Group Splits on Zion Policy at Conference
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Group Splits on Zion Policy at Conference

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tion of a common program of action and a working alliance between the two groups.

Dr. Hoffman, leader of the Latvian Revisionists, reported that since the last World Zionist Congress at Praha, forty new organizations had been established in as many countries, 151,000 members enrolled, and 40,000 dinars sold. The dinar is the annual payment obligatory upon all Revisionists.


A world petition congress to be convoked in 1936 was announced by I. Shechtman, Paris Revisionist leader, who declared that the movement would “create the Messianic spirit of our generation.” He declared that the petition movement, designed to bring Jewish grievances against Great Britain before the League of Nations, had entered into the second period and that millions of signatures had already been secured. He also declared that special petition leagues would be formed.

Shechtman read letters from Colonel Josiah Wedgwood and Lord Strabolgi, formerly Lieut. Commander Kenworthy, premising to lay the petitions before the British Parliament in due time.

Late last night at the opening session Vladimir Jabotinsky, world leader of the Revisionists, had criticized the League of Nations for approving the Saar deal between France and Germany, came out in support of the World Jewish Congress plan, and called for support of the anti-Nazi boycott.


Jabotinsky attacked the Zionist organization for having failed to utilize Palestinian prosperity in the proper fashion. He declared that a suspicion was justified as to whether the “jumble of money, buildings and men was not merely inflation and not true prosperity.

“One hundred thousand immigrants must have at least $60,000,000 a year to live on, while Palestine had taken no steps to secure its markets. Only the Huleh concession is not inflation, but the terms of the concession are a monstrous and cynical exploitation of Jewish distress and idealism.

“It is necessary to divert this idealism to the development of the Huleh concession and the Transjordan, since it is nonsense to attack speculation in Palestine as long as the regime locks up the road to a sound economic expansion.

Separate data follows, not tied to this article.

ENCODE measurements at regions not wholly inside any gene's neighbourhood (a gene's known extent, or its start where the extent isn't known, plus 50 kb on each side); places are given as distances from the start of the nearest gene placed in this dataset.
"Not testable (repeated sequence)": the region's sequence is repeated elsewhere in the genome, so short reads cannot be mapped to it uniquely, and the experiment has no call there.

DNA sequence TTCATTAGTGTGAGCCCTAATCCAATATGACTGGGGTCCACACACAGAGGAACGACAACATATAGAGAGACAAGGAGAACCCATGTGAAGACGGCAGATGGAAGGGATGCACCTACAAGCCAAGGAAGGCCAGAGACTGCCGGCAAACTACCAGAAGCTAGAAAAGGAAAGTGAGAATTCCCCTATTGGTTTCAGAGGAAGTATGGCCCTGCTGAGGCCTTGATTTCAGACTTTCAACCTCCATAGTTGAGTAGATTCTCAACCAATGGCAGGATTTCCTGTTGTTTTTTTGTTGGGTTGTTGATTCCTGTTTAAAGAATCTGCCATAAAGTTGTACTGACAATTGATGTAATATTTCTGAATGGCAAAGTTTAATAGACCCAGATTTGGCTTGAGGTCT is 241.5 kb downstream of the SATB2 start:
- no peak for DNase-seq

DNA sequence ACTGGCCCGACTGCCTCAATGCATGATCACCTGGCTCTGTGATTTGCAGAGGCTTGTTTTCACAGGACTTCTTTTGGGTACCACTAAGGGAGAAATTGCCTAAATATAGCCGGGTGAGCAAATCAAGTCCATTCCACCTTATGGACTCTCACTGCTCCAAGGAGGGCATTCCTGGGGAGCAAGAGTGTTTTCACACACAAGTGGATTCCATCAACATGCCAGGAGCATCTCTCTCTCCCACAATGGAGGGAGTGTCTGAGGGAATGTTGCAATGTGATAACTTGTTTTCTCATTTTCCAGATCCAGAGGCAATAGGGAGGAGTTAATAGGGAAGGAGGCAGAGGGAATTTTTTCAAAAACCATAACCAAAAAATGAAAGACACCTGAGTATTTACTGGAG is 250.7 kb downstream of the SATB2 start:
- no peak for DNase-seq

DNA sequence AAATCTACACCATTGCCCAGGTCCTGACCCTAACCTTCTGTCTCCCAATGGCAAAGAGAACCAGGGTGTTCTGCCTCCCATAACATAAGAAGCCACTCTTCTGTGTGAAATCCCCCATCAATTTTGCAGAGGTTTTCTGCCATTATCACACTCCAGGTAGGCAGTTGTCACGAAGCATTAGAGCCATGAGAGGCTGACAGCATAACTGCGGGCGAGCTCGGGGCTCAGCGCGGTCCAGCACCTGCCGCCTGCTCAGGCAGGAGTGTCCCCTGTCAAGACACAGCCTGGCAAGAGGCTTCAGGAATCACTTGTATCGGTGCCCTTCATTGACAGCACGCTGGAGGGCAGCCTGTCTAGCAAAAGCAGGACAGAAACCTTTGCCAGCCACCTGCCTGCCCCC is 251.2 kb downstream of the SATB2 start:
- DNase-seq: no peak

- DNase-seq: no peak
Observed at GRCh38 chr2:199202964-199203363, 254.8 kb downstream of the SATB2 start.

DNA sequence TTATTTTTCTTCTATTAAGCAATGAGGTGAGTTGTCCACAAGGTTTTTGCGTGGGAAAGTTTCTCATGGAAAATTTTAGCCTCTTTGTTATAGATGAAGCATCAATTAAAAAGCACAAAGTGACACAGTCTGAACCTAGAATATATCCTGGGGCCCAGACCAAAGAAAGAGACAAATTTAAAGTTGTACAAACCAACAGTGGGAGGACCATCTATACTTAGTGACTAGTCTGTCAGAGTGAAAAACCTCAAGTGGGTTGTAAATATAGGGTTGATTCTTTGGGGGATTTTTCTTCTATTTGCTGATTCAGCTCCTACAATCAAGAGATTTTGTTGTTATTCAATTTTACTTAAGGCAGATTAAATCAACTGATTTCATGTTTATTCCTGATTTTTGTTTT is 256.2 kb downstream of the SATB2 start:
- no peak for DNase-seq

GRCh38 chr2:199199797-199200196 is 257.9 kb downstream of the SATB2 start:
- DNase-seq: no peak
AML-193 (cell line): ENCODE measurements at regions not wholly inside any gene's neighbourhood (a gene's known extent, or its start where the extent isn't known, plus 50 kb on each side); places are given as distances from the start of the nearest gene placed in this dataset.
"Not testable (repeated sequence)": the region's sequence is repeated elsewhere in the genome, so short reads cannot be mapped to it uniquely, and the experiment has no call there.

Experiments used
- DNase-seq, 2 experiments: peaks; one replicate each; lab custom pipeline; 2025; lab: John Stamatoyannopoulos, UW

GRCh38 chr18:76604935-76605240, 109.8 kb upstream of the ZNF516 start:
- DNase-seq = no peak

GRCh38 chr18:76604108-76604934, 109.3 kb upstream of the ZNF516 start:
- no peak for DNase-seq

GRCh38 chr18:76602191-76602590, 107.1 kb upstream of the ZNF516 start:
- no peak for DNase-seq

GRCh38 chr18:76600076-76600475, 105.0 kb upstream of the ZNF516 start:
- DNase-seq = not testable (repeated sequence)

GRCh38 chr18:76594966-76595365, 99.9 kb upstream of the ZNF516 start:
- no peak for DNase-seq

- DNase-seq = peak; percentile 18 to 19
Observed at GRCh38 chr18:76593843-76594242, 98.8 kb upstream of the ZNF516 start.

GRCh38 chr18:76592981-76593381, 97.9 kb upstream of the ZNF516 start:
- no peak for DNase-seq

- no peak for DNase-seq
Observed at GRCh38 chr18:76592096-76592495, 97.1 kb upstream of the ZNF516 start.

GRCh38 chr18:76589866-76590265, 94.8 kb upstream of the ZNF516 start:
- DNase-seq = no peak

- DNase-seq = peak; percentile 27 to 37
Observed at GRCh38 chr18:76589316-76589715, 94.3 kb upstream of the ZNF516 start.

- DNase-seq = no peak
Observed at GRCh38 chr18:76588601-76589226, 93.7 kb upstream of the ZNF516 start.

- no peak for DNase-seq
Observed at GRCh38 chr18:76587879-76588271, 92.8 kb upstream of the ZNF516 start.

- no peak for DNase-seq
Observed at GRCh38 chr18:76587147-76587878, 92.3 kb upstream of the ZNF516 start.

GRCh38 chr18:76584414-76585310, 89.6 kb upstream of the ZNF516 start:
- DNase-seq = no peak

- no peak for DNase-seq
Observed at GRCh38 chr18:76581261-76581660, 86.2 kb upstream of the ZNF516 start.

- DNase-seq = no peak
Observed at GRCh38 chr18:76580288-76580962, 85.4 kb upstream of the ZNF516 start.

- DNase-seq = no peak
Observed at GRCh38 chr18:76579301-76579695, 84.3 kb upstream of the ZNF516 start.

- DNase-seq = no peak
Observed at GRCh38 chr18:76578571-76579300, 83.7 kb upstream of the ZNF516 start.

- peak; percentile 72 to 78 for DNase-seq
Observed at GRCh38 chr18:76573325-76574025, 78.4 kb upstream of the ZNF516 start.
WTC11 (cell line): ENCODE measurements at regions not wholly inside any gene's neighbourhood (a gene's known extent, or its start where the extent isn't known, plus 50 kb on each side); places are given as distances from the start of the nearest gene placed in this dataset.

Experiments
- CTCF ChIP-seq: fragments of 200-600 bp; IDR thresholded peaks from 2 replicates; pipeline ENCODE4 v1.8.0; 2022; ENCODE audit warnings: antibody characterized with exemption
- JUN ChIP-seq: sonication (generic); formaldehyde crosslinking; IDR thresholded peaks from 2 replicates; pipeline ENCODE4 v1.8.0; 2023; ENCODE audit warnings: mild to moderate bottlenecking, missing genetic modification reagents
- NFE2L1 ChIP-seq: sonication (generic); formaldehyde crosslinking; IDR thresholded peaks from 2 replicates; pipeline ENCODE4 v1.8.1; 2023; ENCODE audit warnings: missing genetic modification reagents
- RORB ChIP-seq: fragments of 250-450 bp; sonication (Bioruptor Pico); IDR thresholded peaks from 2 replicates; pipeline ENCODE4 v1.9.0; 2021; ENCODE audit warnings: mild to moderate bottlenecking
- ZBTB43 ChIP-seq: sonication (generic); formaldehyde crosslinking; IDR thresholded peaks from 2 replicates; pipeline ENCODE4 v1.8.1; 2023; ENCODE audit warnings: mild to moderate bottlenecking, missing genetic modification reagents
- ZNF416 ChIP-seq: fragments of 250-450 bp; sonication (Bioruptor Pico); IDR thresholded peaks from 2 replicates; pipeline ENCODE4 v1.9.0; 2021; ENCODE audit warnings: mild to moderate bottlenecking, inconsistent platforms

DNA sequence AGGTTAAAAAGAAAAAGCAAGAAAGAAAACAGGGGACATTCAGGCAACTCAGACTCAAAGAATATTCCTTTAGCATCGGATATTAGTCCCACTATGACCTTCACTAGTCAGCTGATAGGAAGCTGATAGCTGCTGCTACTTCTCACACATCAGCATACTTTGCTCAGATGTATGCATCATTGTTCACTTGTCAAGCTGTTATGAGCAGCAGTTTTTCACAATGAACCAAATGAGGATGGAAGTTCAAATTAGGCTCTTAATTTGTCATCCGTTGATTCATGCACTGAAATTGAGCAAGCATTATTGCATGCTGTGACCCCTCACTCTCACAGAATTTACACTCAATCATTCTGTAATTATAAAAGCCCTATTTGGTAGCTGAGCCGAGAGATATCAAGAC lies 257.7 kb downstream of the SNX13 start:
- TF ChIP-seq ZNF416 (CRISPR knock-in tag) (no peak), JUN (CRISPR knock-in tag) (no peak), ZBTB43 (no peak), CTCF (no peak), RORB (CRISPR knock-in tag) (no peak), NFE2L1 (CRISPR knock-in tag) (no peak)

“We Revisionists,” Jabotinsky declared, “are struggling for a new deal internally and externally, always remembering not to veer away from England, but demanding at the same time to end the legislative council plan. We are not begging alms of Great Britain, which will greatly benefit from our plan. Our way is through the moral pressure of the mass petition movement in which we must secure several million signatures by 1936.

“Internally we desire to establish free conditions for private initiative, expand Jewish development and exclude the class war from Palestine.”


Speaking of peace in the Zionist ranks, Jabotinsky declared that the first agreement had resulted in a provisional modusvivendi with obligations to introduce national arbitration.

“Final results,” he said, “can only be achieved at a round table conference of all the Zionist groups, which may produce a coalition executive on the basis of equal partnership. We do not recognize the Eighteenth World Zionist Congress because the Praha concepts of discipline are unacceptable.

“If there is a coalition we will not rake up petty incidents. We have shown a strong Zionist patriotism. It is not that we are better, but that our Zionism is the Herzlian truth,” the Revisionist leader concluded.

Warder Cresson, born a Philadelphia Quaker, embraced Judaism and devoutly followed the Sephardic ritual in Jerusalem, where he died in 1860.

Count Heinrich von Coudenhove, born in Vienna in 1859, predicted one universal religion combining Judaism, Christianity and Mohammedanism.

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